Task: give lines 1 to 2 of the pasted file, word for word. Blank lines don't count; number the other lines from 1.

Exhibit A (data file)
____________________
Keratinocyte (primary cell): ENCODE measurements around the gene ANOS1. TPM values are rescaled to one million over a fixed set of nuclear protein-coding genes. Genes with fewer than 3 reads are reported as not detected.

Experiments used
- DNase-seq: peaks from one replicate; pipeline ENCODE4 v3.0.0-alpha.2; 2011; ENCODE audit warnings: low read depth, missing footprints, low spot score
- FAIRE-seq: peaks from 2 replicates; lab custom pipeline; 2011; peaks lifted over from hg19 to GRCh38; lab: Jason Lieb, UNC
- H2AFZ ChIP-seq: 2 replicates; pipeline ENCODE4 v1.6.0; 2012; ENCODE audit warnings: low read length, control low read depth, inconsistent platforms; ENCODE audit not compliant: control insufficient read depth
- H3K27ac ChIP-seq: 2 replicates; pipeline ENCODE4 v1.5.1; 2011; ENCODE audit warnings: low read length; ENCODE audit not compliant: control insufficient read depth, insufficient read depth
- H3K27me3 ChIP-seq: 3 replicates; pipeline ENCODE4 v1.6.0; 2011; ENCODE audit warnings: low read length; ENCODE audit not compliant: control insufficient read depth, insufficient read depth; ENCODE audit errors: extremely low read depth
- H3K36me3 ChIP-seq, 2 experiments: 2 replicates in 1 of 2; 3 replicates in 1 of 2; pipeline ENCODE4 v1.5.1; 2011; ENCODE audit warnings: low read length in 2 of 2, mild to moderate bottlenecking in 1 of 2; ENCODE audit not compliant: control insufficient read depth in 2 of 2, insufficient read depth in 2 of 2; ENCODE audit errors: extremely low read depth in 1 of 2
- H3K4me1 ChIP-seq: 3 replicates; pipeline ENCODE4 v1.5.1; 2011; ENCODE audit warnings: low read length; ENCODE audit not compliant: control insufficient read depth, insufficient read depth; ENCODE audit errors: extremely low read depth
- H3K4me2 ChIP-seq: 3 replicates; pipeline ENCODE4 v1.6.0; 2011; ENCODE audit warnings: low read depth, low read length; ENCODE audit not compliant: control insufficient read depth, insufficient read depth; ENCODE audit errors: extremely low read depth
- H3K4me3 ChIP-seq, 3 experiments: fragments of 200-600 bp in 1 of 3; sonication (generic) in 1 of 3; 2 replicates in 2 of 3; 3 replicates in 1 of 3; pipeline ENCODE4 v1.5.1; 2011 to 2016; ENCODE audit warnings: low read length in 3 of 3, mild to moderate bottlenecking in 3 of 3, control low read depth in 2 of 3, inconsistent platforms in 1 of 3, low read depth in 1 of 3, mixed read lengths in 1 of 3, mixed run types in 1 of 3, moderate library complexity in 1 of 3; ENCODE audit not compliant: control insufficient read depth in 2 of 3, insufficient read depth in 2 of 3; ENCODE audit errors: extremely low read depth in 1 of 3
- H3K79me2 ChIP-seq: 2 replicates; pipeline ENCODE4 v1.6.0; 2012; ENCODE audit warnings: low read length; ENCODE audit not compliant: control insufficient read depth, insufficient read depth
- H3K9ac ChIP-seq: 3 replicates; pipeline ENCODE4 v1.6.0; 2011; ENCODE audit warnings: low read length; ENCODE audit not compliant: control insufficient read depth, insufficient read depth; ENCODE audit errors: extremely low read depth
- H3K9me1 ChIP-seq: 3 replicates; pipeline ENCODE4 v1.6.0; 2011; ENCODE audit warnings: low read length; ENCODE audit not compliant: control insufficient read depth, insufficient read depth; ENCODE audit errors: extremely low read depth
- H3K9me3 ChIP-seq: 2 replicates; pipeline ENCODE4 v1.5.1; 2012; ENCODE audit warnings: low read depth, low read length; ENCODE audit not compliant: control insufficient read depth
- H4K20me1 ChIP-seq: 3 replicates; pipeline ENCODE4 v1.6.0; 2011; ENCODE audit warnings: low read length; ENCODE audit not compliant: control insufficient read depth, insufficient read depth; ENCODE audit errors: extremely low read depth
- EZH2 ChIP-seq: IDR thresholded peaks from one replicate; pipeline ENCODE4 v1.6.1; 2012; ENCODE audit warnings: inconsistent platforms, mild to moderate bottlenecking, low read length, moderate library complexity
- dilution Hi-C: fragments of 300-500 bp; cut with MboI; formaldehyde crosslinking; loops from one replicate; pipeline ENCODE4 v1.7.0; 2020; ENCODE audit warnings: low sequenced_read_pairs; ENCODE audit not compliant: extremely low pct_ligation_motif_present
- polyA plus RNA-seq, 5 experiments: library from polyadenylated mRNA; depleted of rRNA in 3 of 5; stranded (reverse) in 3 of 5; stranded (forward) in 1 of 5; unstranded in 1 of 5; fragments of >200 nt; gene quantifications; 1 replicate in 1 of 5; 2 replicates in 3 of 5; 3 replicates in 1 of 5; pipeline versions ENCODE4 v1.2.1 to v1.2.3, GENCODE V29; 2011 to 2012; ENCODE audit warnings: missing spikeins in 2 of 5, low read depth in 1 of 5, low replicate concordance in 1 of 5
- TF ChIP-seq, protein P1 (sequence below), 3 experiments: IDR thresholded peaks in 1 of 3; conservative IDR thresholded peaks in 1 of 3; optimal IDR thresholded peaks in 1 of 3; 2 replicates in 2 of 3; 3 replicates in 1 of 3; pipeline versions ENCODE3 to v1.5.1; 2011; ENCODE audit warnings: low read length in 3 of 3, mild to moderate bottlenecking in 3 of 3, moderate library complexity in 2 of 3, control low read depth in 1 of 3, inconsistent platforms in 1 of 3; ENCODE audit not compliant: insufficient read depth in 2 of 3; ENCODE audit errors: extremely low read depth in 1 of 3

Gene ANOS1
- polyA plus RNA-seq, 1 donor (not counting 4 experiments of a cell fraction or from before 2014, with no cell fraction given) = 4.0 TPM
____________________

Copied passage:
Keratinocyte (primary cell): ENCODE measurements around the gene ANOS1. TPM values are rescaled to one million over a fixed set of nuclear protein-coding genes. Genes with fewer than 3 reads are reported as not detected.

Experiments used